I write a lot of copy every week. Mostly it’s not worth $65,000 per word, but I was especially proud of this sentence: A NEW HOME FOR DOGS LIVING LIKE PIGS IN THE FILTHY HOUSE OF A NEGLECTFUL BREEDER. If dogs are living like pigs, you know things are really bad.
Now this from the amusing typo file: WHEN NEW YORK STATE BUILT THE THRUWAY, THEY PROMISED TO ELIMINATE TROLLS SOME DAY. That’s very good since there are so many bridges on the Thruway.
Here’s an especially absurd idea: SOME PEOPLE SAY THAT YOUR CAR MAKES A STATEMENT; COMING UP, THE STORY OF A CAR THAT DOESN’T JUST MAKE A STATEMENT, IT SHOUTS OUT A MESSAGE OF PEACE AND TOLERANCE. I wonder if that’s covered under the warranty?
Next, there’s something wrong here but I’m not sure what: HANSON-MANIA STRIKES THE CAPITAL REGION —AND WE FELT QUITE A SURGE OF IT RIGHT HERE AT CHANNEL 13 TODAY! OK, that’s what’s wrong: saying surge, mania, and Hanson in the same five seconds .
Finally, my favorite literary technique, good news/bad news: NICE WEATHER —BUT DANGEROUSLY DRY. LIVE AT ELEVEN.
Nothing’s more satisfying than handing someone a pile of cash to do something you could yourself with the right tools. And a hydraulic lift. And maybe a class at HVCC. But after a $500 brake job, you don’t expect to hear a grating noise when your car is backing up. And I did.
SCRAPE-SCRAPE-SCRAPE! What the f…? That can’t be right. Not after my $500 BRAKE JOB! I pull out of the parking space and there it is again. SCRAPETY-SCRAPETY-SCRAPE. Now I’m furious —and getting ready to drive up (street name deleted) and march right into (repair shop deleted) to give those crooks a piece of my mind. A typical guy reaction at this point is to think, “Hmmmm. Maybe I can fix this myself.” Since ancient times this has been the undoing of many fine men, but I stuck my head under the fender and inspected the place where the wheel is connected to the that other thing. Nothing. I dropped to my belly and edged under the car. Well, that’s your problem right there. I reached way back and yanked out a branch that had stuck to the undercarriage. The rest of the afternoon? I basked in the smug satisfaction of my manly trifecta: smart, handy, and thrifty.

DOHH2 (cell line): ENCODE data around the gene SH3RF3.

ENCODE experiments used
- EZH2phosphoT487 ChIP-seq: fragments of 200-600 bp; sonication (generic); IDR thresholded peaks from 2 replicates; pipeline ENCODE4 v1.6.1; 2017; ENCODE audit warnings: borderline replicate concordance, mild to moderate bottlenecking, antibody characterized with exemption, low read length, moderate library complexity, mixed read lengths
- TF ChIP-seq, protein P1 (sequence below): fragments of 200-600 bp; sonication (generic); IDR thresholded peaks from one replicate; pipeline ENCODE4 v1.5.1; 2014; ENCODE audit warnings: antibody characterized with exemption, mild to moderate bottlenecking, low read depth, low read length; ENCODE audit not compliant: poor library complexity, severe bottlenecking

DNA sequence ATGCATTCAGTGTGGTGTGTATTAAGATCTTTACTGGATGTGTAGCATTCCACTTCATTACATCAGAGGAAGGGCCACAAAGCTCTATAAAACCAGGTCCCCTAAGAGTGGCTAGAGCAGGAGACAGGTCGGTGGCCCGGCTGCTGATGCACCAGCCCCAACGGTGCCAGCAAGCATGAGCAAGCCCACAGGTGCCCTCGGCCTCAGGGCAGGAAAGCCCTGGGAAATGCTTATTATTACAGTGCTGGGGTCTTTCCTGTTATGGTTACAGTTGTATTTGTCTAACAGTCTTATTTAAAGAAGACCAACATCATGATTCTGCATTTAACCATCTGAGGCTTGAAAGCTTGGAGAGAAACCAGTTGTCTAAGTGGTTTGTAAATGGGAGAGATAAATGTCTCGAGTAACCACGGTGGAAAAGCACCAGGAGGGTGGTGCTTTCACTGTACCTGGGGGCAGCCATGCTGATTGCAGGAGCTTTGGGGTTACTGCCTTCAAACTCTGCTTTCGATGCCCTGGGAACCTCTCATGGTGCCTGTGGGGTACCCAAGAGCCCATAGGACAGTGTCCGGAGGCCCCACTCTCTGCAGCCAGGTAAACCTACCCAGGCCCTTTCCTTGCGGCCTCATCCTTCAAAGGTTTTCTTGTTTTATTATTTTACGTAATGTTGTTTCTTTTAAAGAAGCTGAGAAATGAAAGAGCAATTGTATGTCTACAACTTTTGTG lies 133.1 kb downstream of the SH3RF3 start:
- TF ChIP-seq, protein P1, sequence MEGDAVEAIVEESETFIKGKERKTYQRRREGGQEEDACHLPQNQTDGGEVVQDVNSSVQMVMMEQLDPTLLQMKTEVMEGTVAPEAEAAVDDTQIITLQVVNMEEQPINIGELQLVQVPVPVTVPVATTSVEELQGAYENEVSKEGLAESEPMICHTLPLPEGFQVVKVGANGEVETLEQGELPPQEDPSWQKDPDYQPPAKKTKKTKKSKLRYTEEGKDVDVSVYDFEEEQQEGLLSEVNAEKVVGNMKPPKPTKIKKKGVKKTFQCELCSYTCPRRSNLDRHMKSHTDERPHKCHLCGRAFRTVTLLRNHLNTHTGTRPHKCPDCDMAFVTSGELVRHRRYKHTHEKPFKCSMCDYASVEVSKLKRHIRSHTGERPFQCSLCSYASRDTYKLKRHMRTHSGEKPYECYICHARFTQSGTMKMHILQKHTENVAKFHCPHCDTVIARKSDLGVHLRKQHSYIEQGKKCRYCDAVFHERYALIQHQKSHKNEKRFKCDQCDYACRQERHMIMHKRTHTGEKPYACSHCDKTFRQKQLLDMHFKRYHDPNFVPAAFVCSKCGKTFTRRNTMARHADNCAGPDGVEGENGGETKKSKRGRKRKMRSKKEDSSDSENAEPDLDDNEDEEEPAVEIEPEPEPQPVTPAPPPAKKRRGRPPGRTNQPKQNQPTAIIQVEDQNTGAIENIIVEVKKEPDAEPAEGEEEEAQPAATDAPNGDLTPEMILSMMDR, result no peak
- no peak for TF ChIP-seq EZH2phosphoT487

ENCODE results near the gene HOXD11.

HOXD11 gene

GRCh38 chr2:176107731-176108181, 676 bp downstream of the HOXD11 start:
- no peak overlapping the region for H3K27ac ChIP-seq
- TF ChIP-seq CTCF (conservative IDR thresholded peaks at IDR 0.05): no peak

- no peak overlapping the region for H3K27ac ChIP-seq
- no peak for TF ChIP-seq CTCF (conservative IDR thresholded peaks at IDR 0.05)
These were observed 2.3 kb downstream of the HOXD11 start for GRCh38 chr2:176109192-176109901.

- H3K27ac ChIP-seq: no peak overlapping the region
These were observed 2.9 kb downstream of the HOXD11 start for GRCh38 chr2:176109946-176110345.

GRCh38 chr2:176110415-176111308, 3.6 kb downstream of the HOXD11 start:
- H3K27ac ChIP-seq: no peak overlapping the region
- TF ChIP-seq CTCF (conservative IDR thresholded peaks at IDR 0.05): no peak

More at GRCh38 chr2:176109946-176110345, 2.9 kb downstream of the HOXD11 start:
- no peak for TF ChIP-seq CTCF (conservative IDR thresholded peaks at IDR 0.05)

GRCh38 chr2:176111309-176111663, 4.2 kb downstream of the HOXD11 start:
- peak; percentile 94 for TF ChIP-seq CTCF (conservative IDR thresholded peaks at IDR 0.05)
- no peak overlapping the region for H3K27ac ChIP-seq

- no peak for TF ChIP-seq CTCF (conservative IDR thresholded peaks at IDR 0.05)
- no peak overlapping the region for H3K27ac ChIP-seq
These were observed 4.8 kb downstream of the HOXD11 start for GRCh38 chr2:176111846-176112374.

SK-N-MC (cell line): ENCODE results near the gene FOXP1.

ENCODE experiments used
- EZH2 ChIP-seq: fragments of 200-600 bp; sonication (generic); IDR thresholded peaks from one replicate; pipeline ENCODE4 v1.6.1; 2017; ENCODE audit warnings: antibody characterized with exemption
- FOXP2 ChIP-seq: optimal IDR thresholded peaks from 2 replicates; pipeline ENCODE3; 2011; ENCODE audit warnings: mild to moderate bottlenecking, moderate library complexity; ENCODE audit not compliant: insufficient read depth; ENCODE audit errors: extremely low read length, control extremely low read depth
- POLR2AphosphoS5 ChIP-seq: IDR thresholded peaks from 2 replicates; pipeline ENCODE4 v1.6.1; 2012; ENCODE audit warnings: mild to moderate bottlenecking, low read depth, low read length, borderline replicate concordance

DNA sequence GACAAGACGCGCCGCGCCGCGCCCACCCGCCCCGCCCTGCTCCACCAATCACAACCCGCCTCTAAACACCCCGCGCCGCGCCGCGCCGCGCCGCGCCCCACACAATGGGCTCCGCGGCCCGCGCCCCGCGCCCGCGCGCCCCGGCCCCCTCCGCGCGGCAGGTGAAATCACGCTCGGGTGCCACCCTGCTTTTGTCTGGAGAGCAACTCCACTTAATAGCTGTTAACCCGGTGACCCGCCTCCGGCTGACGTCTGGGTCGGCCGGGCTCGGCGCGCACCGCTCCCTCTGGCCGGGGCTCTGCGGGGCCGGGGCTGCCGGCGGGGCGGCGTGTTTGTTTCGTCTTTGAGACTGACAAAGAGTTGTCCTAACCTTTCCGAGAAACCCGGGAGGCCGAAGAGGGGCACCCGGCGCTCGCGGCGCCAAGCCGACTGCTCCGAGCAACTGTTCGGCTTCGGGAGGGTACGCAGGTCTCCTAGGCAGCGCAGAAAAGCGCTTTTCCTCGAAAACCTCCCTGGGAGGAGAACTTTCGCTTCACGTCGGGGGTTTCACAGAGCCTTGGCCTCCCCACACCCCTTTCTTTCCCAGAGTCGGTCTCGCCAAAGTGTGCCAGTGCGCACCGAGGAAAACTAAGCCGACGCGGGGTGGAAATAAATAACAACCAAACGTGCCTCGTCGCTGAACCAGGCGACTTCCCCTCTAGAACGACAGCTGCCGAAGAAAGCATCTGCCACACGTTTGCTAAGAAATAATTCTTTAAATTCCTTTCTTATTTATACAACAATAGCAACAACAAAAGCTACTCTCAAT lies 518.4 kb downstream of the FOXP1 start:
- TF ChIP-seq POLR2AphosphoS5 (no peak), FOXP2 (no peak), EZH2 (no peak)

Honda has a whole campaign to make minivans look cool called Respect the Van. As someone who’s been called a loser once or twice for driving a Honda Odyssey, I say right on. Those who disrespect the van need a wake up call. For example, my van can be linked to Greek mythology, because like Odysseus it’s been to both Troy and Ithaca. You might also say that it’s been tempted by deadly Sirens since I drive it to fire calls. Has your car been tempted by deadly Sirens, like Odysseus and my van? I think not. Hey, I stopped trying to look cool a long time ago, and after all, why would I want to drive a BMW 750i when I can have the van? As for the idea that a man’s car represents something else, we turn to Peter Sagal, host of the quiz show Wait Wait … Don’t Tell Me! on NPR:
If a sports car is a symbol for the owner’s manhood, well, my manhood is capacious and large, and like Walt Whitman, contains multitudes. And, improving on Whitman, my manhood has a luggage rack. -Morning Edition 4/26/07